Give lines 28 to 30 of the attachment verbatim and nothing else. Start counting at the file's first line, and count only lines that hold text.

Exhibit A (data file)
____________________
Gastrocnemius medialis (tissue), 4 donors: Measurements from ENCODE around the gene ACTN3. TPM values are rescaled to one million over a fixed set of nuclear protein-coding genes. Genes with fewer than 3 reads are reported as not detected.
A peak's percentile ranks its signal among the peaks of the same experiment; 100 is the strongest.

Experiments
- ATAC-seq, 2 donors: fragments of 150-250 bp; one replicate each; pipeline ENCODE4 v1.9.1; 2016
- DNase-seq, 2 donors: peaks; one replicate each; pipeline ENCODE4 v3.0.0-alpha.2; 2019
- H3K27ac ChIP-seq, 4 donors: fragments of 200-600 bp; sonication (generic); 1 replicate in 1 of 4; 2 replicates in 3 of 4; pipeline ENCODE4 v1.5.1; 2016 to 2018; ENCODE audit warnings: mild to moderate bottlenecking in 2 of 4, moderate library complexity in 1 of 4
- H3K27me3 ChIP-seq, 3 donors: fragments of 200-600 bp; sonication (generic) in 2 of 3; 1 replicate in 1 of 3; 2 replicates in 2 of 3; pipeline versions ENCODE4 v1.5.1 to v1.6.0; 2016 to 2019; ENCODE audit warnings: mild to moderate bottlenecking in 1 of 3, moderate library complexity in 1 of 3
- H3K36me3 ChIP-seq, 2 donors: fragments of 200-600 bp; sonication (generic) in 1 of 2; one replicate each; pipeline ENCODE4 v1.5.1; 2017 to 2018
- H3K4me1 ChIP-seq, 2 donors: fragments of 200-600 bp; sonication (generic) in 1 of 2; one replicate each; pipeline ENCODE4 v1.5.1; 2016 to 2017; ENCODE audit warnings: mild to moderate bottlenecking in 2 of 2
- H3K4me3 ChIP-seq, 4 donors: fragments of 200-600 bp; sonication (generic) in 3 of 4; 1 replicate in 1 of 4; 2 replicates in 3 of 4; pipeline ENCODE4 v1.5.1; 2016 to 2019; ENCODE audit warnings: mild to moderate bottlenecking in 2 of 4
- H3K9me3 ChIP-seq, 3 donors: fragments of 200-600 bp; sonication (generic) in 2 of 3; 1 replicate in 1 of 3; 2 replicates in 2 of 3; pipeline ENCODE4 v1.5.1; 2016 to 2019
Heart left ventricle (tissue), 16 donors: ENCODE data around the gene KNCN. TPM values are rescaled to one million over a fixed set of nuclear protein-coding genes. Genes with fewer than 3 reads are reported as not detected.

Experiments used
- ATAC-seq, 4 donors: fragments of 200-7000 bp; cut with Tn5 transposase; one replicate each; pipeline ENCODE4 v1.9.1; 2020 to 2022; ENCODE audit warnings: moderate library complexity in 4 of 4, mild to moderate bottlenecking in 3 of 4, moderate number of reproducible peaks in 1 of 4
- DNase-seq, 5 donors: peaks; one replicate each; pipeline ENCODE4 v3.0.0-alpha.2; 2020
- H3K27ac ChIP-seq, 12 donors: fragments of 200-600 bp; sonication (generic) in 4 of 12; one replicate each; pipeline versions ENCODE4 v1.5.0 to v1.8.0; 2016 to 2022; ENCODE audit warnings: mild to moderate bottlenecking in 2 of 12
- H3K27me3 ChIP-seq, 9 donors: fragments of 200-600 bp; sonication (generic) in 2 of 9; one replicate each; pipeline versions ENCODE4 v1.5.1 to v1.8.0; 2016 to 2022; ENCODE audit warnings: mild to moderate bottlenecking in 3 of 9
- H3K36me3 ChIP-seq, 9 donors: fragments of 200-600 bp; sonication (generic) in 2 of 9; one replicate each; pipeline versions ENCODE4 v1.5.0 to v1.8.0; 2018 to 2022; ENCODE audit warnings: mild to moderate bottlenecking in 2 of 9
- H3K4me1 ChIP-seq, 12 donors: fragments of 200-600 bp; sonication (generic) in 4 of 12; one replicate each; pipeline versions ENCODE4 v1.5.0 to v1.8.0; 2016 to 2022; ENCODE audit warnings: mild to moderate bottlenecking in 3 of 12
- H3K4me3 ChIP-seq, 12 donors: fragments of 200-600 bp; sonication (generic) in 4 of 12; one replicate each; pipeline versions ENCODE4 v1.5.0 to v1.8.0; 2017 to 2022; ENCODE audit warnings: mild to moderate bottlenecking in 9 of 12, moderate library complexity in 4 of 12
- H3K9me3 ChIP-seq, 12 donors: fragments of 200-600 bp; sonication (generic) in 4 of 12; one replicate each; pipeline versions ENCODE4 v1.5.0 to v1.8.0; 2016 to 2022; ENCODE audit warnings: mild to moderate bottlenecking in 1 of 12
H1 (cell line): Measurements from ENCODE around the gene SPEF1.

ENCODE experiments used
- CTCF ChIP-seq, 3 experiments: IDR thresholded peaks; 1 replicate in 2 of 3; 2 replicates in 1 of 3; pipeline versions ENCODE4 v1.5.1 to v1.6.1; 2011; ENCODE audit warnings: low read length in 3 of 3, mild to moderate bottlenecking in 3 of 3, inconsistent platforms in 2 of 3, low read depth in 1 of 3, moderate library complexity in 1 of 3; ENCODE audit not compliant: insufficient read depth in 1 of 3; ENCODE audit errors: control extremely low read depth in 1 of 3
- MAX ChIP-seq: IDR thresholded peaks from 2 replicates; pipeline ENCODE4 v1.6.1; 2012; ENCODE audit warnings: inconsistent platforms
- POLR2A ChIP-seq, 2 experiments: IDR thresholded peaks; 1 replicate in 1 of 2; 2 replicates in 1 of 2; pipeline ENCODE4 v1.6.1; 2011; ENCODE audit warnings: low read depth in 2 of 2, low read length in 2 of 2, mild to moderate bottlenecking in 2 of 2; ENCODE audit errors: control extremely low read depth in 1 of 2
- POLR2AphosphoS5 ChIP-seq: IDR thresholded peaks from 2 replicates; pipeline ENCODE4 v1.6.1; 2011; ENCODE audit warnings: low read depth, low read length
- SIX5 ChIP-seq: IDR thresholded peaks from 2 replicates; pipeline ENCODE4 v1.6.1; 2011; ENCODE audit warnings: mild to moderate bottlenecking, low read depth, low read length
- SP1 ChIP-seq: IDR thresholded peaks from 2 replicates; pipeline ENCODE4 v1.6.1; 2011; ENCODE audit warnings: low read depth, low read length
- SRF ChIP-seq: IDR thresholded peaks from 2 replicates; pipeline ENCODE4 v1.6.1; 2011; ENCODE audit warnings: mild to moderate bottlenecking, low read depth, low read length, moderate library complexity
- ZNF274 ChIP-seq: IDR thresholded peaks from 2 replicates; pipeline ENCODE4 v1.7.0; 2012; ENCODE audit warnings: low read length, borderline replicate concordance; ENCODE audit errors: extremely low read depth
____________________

- SIX5 ChIP-seq: IDR thresholded peaks from 2 replicates; pipeline ENCODE4 v1.6.1; 2011; ENCODE audit warnings: mild to moderate bottlenecking, low read depth, low read length
- SP1 ChIP-seq: IDR thresholded peaks from 2 replicates; pipeline ENCODE4 v1.6.1; 2011; ENCODE audit warnings: low read depth, low read length
- SRF ChIP-seq: IDR thresholded peaks from 2 replicates; pipeline ENCODE4 v1.6.1; 2011; ENCODE audit warnings: mild to moderate bottlenecking, low read depth, low read length, moderate library complexity